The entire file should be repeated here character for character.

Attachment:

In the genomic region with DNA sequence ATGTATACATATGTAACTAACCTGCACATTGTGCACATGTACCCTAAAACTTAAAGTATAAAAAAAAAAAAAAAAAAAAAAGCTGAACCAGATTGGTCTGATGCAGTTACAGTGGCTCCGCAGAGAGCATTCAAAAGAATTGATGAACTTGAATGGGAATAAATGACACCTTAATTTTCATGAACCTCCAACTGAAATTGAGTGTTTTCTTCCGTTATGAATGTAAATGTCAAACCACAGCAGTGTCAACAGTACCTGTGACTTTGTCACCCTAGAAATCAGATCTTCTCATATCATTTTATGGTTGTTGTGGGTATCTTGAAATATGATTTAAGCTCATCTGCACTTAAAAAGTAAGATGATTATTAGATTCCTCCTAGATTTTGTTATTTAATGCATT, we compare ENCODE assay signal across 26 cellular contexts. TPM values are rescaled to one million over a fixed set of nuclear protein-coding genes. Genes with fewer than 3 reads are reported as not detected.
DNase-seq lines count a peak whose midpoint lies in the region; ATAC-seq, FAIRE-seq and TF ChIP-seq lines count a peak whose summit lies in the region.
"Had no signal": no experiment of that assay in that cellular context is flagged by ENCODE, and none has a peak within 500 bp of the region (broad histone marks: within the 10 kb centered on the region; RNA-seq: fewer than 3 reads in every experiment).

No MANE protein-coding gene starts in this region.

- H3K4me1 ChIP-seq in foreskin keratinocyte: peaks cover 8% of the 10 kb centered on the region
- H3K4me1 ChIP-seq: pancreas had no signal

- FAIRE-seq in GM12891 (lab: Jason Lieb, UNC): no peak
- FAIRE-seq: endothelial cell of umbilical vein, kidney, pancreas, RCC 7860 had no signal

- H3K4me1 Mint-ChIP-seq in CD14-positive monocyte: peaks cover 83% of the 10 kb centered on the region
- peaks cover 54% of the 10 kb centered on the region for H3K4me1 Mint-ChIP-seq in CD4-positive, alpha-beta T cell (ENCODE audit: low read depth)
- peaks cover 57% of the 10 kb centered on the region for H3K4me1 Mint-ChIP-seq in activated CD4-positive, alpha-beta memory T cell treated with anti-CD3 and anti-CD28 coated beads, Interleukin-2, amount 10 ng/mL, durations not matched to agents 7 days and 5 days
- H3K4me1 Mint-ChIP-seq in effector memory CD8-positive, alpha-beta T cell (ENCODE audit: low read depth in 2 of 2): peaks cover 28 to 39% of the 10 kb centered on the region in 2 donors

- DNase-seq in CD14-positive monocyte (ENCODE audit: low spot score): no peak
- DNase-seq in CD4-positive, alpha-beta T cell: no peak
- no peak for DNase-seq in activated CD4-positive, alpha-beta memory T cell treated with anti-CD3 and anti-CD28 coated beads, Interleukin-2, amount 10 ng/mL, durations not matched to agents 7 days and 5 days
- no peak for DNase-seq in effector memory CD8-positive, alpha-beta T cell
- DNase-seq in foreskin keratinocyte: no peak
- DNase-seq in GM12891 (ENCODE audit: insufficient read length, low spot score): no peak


In the genomic region with DNA sequence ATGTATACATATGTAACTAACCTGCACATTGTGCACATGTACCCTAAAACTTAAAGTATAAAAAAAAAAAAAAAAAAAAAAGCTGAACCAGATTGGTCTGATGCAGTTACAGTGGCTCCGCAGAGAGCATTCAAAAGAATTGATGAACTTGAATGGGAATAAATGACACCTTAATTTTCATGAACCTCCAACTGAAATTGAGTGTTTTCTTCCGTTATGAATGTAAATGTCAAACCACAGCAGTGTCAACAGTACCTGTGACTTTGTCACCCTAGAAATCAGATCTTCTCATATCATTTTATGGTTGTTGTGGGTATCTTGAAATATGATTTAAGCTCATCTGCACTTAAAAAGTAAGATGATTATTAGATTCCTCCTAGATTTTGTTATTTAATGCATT, we compare ENCODE assay signal across 26 cellular contexts. TPM values are rescaled to one million over a fixed set of nuclear protein-coding genes. Genes with fewer than 3 reads are reported as not detected.
DNase-seq lines count a peak whose midpoint lies in the region; ATAC-seq, FAIRE-seq and TF ChIP-seq lines count a peak whose summit lies in the region.
"Had no signal": no experiment of that assay in that cellular context is flagged by ENCODE, and none has a peak within 500 bp of the region (broad histone marks: within the 10 kb centered on the region; RNA-seq: fewer than 3 reads in every experiment).

No MANE protein-coding gene starts in this region.

- H3K4me1 ChIP-seq in foreskin keratinocyte: peaks cover 8% of the 10 kb centered on the region
- H3K4me1 ChIP-seq: pancreas had no signal

- FAIRE-seq in GM12891 (lab: Jason Lieb, UNC): no peak
- FAIRE-seq: endothelial cell of umbilical vein, kidney, pancreas, RCC 7860 had no signal

- H3K4me1 Mint-ChIP-seq in CD14-positive monocyte: peaks cover 83% of the 10 kb centered on the region
- peaks cover 54% of the 10 kb centered on the region for H3K4me1 Mint-ChIP-seq in CD4-positive, alpha-beta T cell (ENCODE audit: low read depth)
- peaks cover 57% of the 10 kb centered on the region for H3K4me1 Mint-ChIP-seq in activated CD4-positive, alpha-beta memory T cell treated with anti-CD3 and anti-CD28 coated beads, Interleukin-2, amount 10 ng/mL, durations not matched to agents 7 days and 5 days
- H3K4me1 Mint-ChIP-seq in effector memory CD8-positive, alpha-beta T cell (ENCODE audit: low read depth in 2 of 2): peaks cover 28 to 39% of the 10 kb centered on the region in 2 donors

- DNase-seq in CD14-positive monocyte (ENCODE audit: low spot score): no peak
- DNase-seq in CD4-positive, alpha-beta T cell: no peak
- no peak for DNase-seq in activated CD4-positive, alpha-beta memory T cell treated with anti-CD3 and anti-CD28 coated beads, Interleukin-2, amount 10 ng/mL, durations not matched to agents 7 days and 5 days
- no peak for DNase-seq in effector memory CD8-positive, alpha-beta T cell
- DNase-seq in foreskin keratinocyte: no peak
- DNase-seq in GM12891 (ENCODE audit: insufficient read length, low spot score): no peak